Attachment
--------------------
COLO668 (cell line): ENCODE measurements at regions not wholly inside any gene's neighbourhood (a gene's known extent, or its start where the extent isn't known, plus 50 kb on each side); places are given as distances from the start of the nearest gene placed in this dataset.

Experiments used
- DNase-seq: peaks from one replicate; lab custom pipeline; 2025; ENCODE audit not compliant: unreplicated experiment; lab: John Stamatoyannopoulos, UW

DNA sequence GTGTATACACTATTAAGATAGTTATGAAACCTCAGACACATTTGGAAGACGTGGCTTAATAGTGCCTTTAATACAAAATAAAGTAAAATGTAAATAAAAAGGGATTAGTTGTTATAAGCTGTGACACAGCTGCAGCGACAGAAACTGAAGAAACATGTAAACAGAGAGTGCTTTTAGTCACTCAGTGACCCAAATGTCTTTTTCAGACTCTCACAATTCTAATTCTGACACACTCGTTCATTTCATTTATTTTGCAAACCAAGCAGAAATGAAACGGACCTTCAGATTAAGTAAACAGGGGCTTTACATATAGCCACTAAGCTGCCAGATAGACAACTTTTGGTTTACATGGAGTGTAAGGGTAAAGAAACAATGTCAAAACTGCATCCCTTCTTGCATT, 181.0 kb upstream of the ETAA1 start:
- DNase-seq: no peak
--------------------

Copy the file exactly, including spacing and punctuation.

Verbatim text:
COLO668 (cell line): ENCODE measurements at regions not wholly inside any gene's neighbourhood (a gene's known extent, or its start where the extent isn't known, plus 50 kb on each side); places are given as distances from the start of the nearest gene placed in this dataset.

Experiments used
- DNase-seq: peaks from one replicate; lab custom pipeline; 2025; ENCODE audit not compliant: unreplicated experiment; lab: John Stamatoyannopoulos, UW

DNA sequence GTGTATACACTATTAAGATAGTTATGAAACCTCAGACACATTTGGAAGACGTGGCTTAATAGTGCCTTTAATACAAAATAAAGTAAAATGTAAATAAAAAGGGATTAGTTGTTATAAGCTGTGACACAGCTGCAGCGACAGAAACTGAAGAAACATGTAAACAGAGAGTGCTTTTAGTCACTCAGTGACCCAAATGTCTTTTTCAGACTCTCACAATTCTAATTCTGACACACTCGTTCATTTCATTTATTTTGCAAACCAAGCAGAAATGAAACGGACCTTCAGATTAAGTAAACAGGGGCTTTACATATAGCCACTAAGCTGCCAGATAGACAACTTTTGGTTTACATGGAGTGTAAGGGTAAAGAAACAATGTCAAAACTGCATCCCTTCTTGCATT, 181.0 kb upstream of the ETAA1 start:
- DNase-seq: no peak